A pilot study conducted at eight schools found that fruit consumption jumped by more than 60 percent when apples were served sliced. And a follow-up study, conducted at six other schools, not only confirmed the finding, but further strengthened it: Both overall apple consumption and the percentage of students who ate more than half of the apple that was served to them were more than 70 percent higher at schools that served sliced apples.

This may be good news, it may be bad. But I guess it’s good enough. The heirloom varieties I favor in the fall don’t take well to pre-slicing; the Northern Spies I buy for pie start turning brown almost immediately. It doesn’t affect their taste, but it would affect a picky child’s appetite. But if they’re eating apples, it’s better than not eating apples.

Finally, I loved this. So proud of my old buddy Mark the Shark:

Things have gotten a bit testy between several members of the Fort Wayne Community Schools board and the Friedman Foundation for Educational Choice.

Last week the foundation sent a new report extolling the virtues of vouchers via email to Mark GiaQuinta, president of the Fort Wayne Community Schools board.

He responded with “more distortions and lies.”

That’s when Jennifer Wagner got involved – a well-known Democrat who has bucked her party’s stand against the state-paid vouchers that largely go to religious-based private schools.

She is now the Vice President of Communications for Friedman, and responded “Hi, Mark. Thanks for the thoughtful and constructive feedback on an issue that’s very important to the roughly 4,700 Fort Wayne families who are using Indiana’s voucher program.”

GiaQuinta didn’t hold back in his response to Wagner – saying ” it is very important to those desiring a religious education at taxpayer expense. You know it and I know it. Fewer than 10 percent of the recipients ever attended a public school. Congratulations for taking funds to educate the poor. You people are despicable.”

Despicable! He never holds back. And he’s so, so right about this.

Reading that today prompted me to surf over to the alma mater and see if they’re still putting out the laziest, most boring, recycled-crap editorial page in the Hoosier state and probably several others, and yes, yes they are. This sinecure-holder farts out another trombone solo, and as for Leo, well, it’s the usual regurgitated-from-blogworld stuff, the “apology tour,” Michelle Obama’s “obsession” with our eating habits, etc. Sad. But not really surprising.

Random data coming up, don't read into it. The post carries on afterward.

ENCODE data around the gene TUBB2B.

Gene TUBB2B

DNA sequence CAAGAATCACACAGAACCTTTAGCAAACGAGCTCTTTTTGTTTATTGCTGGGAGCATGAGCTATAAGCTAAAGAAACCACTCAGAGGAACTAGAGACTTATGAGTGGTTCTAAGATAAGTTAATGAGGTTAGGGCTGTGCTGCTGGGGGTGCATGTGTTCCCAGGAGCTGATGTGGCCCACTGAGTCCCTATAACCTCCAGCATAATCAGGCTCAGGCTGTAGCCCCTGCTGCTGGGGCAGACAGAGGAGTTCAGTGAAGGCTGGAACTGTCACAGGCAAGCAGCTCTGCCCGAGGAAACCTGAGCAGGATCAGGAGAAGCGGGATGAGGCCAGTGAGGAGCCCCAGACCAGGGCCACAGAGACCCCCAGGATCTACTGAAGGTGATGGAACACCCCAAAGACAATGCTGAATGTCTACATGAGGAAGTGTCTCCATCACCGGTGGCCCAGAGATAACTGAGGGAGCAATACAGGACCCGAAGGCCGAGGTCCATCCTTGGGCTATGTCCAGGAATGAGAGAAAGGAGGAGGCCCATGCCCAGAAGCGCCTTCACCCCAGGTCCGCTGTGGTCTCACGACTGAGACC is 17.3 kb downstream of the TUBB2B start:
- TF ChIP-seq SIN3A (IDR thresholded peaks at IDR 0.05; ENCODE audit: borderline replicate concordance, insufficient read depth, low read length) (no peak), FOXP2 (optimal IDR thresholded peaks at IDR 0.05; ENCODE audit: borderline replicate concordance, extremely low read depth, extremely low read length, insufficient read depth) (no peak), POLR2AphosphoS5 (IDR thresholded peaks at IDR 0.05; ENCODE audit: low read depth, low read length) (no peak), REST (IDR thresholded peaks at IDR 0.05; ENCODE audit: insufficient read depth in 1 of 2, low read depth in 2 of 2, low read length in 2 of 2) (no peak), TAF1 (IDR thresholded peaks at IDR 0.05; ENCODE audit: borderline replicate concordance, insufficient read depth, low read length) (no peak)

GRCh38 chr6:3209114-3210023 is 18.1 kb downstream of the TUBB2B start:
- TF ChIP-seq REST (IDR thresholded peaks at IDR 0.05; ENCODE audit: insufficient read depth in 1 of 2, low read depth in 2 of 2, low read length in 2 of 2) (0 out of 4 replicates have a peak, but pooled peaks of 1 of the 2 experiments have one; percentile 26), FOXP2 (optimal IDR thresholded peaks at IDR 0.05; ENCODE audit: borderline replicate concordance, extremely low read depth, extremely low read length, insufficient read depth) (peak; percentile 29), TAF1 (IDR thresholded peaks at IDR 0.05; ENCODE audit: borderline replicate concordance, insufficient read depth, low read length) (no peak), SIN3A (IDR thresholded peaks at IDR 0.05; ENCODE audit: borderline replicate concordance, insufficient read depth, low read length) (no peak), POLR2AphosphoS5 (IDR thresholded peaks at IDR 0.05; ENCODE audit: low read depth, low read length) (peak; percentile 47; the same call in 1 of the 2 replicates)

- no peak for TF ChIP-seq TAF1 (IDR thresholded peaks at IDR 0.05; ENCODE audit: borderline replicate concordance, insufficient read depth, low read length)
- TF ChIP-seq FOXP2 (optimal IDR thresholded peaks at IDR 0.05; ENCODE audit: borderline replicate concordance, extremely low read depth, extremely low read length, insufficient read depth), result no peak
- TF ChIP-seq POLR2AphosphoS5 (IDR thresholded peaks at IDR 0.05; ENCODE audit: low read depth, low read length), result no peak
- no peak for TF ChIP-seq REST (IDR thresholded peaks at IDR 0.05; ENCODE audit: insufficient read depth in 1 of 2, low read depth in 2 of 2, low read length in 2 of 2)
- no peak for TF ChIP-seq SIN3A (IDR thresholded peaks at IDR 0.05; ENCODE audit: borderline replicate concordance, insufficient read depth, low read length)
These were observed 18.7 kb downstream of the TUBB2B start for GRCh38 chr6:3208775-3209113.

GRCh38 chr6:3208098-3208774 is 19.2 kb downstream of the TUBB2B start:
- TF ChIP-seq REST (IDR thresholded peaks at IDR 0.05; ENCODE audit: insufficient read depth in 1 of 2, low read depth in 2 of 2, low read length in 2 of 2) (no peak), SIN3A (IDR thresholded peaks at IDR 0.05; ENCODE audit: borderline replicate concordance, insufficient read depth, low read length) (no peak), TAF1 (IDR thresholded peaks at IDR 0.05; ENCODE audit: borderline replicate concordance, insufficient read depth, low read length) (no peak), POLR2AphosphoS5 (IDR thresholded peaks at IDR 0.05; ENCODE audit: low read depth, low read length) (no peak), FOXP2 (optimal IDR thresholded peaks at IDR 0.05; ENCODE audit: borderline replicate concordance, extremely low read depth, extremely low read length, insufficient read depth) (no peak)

Bedtime for me, and I need my beauty sleep today.

Posted at 12:07 am in Current events |

59 responses to “Suddenly summer.”

  1. Dexter said on May 25, 2016 at 3:54 am

    The availability of all the leafy and baby greens is nice but sort of overwhelms me as I try to decide, but recently we have sworn off one commodity, and that bagged salads. Every year e coli is found in these bags somewhere and uyeah, it’s mostly a psychological thing, but those bagged salads never enter my cart, after years of buying them.
    We have many farmers’ markets here in the summer and fall, but nothing like the Kerrytown market in Ann Arbor. I used to go about six times a year, mostly for the apple selection, as I have been an apple connoisseur ever since I grew teeth.
    Vendors came down from the northern counties with apples for sale , apples hardly anybody grew anymore, throwbacks to hundreds of years ago, kept going only by special apple lovers. Now I accept pre-sliced apples for school kids, but why wouldn’t adults pack a small paring knife and knock the peel off and slice a whole apple as they eat them? Jonathan (or Jonathon, as they used to be called) are still my fave, and the horrid bitter Macintosh are still the worst. I believe most folks consider processed apple juice is for babies and small toddlers, but I still sometimes buy a bottle. Maybe Jerry can help me with this one: I read that in GB bottled (hard) cider easily outsells bottled lagers and porter ales, but the draught beers and ales were not in this comparison. The mighty apple rules.